The Occupy Wall Street protestors are a pallid echo of their forebears at Woodstock during August 1969.  At least at Woodstock there were real injustices about, such as nineteen- and twenty-year-old draftees being sent to Vietnam without ever having a say in that decision via the ballot box.  Does anyone think that the OWS protestors know that it was President Richard Nixon who, on June 22, 1970, signed an extension to the Voting Rights Act of 1965 requiring that eighteen-year-olds be given the vote in all federal, state, and local elections?  This right was ultimately ratified by the states to become the Twenty-Sixth Amendment to the United States Constitution at a signing ceremony held July 5, 1971.  But the right to vote was not won by the draft-dodgers at Woodstock -- rather, it was won in the rice paddies of Vietnam by draftee grunts.

But the similarities between the dreamers of Camelot generation and those of Hope & Change are interesting and illuminating.  Both were inspired by a president who as a young U.S. senator had gained the public's attention through the publication of a very well-ghostwritten book.  JFK's Profiles in Courage was written by Ted Sorensen, Obama's Dreams of My Father by Bill Ayers.  Both men were young and photogenic, with nice-looking young families.  Both could play on an unassimilated alienation from mainstream America -- JFK as the Irish Catholic immigrant, Barack Obama as the son of a black Muslim.  And both made their mark by communicating a message from their ghostwriters as if it was their own -- JFK by study and a skill at extemporaneous speech, Obama with the help of a TelePrompter because he is lazy.

Both groups' protests have been marked by traffic jams, free admittance, piling garbage, poor sanitation, music (or at least drumming), and an orgy of bathos (or should that be need-a-bathos?).  And the one complaint that resonates with the broader public from the OWS protest is the need for jobs.  Many of the poor, pitiful protestors can't find jobs in their chosen fields after graduating from college!  Boo-hoo!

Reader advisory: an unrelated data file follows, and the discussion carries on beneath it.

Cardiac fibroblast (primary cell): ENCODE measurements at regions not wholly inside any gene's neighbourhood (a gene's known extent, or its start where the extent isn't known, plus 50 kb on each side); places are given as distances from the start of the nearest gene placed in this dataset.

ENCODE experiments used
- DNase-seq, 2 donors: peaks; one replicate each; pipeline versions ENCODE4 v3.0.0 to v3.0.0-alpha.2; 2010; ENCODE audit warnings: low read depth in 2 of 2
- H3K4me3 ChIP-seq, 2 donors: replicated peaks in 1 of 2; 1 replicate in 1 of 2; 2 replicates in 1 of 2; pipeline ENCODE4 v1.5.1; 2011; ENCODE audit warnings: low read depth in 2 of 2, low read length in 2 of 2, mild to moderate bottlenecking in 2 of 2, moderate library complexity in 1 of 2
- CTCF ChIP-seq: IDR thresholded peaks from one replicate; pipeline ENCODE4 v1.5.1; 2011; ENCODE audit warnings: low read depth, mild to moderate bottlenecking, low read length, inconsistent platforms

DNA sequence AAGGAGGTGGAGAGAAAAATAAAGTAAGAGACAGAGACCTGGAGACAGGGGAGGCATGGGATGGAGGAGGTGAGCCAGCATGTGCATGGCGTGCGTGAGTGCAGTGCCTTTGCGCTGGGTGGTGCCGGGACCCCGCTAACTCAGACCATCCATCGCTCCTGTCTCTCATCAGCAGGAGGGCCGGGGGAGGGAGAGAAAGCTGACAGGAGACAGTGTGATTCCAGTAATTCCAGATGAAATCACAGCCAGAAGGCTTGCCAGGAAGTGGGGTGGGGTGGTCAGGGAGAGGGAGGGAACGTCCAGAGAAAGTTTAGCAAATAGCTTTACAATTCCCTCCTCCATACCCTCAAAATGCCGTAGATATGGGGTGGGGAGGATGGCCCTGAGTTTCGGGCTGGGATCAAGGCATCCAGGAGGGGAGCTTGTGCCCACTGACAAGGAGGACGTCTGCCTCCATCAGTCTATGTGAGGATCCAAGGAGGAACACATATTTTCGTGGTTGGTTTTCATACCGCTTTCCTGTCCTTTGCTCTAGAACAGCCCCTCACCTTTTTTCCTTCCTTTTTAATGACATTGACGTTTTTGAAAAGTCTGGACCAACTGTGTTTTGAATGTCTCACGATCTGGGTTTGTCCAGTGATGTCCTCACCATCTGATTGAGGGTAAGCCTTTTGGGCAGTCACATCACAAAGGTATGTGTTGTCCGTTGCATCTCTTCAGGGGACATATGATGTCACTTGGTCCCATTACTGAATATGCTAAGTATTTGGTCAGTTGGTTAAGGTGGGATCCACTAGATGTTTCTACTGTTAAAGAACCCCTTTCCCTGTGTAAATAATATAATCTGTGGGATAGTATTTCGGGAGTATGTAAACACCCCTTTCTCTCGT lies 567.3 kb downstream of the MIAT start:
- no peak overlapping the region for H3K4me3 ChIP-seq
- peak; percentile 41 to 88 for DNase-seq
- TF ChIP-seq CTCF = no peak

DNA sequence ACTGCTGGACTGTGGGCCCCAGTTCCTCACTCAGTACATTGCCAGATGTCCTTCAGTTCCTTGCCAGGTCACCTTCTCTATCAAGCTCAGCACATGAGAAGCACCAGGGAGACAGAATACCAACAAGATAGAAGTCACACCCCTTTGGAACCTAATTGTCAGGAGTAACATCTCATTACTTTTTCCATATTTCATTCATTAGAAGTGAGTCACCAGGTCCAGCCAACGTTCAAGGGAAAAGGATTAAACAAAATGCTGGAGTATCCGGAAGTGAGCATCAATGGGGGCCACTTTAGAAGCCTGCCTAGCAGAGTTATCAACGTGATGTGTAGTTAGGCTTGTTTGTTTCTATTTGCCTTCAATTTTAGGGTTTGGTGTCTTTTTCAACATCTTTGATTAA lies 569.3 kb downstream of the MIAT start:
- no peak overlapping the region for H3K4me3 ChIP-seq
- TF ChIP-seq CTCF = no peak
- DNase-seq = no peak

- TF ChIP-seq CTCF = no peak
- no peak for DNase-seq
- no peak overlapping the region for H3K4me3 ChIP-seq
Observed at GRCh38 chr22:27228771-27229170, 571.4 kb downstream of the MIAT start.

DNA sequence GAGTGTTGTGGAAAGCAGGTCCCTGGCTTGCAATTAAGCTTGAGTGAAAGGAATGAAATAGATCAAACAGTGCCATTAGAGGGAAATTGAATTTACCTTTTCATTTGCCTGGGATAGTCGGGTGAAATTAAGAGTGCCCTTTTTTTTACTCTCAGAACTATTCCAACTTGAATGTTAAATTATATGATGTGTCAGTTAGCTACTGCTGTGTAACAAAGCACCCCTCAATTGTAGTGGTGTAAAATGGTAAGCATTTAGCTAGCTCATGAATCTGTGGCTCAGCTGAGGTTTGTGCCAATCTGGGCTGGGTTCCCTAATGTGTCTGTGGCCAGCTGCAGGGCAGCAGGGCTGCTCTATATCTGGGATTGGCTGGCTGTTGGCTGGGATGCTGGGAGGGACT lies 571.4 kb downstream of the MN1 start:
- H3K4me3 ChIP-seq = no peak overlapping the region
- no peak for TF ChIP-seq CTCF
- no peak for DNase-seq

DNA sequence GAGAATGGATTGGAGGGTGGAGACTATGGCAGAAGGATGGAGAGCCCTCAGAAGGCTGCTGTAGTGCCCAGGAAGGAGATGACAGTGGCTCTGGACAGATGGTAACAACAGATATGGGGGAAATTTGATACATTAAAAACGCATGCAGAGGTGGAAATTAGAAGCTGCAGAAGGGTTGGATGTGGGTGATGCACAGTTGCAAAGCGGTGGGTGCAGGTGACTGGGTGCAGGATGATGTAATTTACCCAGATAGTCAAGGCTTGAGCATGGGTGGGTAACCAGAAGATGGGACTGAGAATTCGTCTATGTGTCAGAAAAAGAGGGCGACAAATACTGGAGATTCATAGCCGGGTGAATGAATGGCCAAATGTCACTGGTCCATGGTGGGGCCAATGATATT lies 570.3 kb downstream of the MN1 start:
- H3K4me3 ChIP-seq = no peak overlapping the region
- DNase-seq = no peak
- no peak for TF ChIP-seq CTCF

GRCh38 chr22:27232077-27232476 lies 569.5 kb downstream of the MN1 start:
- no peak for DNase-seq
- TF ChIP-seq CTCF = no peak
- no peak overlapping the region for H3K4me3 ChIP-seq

Let me tell you a real sob story.

Like the rest of my generation, I was aware of the Woodstock Festival, but I did not attend.  I had a job.

As I mentioned once before, I spent the summer of 1969 working for Grumman Aerospace (née Grumman Aircraft Engineering Corp).  In August 1969, we were all basking in the glow of successfully carrying men to the surface of the Moon and back home again in our gloriously successful Lunar Excursion Module (LEM), the Eagle.  I was a twenty-year-old junior thermodynamicist, a computer-literate slide rule engineer of the Apollo Generation working on the A-6E Intruder designed to provide all-weather close air support for those grunts in Vietnam.  I and others had heard the call of our generation's creed: "We chose to go to the Moon in this decade, and do the other things -- not because they are easy, but because they are hard."  I wasn't just feeling sorry for my contemporaries (and more so for myself) by protesting in the mud; I was doing my best to help them in their worst hours of need.  Actions speak louder than words.